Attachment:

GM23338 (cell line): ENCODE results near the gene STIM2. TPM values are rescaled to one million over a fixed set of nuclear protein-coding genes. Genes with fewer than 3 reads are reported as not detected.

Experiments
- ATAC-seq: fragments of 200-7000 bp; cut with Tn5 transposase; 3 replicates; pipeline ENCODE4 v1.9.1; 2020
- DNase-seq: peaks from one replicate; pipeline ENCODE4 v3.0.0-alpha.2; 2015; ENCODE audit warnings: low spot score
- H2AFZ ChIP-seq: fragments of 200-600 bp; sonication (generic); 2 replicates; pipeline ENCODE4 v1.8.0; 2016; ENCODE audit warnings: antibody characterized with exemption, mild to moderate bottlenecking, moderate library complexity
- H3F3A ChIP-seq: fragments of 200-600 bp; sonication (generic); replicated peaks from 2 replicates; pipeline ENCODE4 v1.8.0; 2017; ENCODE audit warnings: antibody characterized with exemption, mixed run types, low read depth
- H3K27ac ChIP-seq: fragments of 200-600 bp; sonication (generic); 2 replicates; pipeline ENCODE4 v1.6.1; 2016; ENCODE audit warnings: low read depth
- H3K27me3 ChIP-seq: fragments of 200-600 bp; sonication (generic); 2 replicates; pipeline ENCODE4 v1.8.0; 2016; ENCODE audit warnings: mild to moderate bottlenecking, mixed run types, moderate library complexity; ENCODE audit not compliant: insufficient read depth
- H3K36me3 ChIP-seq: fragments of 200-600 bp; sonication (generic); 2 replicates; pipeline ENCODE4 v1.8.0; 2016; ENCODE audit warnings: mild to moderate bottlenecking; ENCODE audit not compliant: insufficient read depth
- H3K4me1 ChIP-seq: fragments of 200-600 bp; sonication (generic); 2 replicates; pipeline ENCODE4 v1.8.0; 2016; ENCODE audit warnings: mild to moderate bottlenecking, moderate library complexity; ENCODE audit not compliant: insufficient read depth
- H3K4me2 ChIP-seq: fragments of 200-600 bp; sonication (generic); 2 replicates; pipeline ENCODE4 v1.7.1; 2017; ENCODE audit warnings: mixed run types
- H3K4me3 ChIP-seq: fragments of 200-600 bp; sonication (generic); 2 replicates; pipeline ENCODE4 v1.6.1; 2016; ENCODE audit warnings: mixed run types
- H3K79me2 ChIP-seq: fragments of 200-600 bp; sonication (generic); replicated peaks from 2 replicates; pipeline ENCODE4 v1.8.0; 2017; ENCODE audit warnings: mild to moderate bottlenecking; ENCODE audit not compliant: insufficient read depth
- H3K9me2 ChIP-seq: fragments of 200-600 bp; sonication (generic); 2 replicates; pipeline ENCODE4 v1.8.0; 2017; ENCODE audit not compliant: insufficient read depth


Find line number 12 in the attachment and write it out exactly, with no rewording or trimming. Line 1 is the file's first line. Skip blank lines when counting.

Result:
- H3K4me3 ChIP-seq: fragments of 200-600 bp; sonication (generic); 2 replicates; pipeline ENCODE4 v1.6.1; 2016; ENCODE audit warnings: mixed run types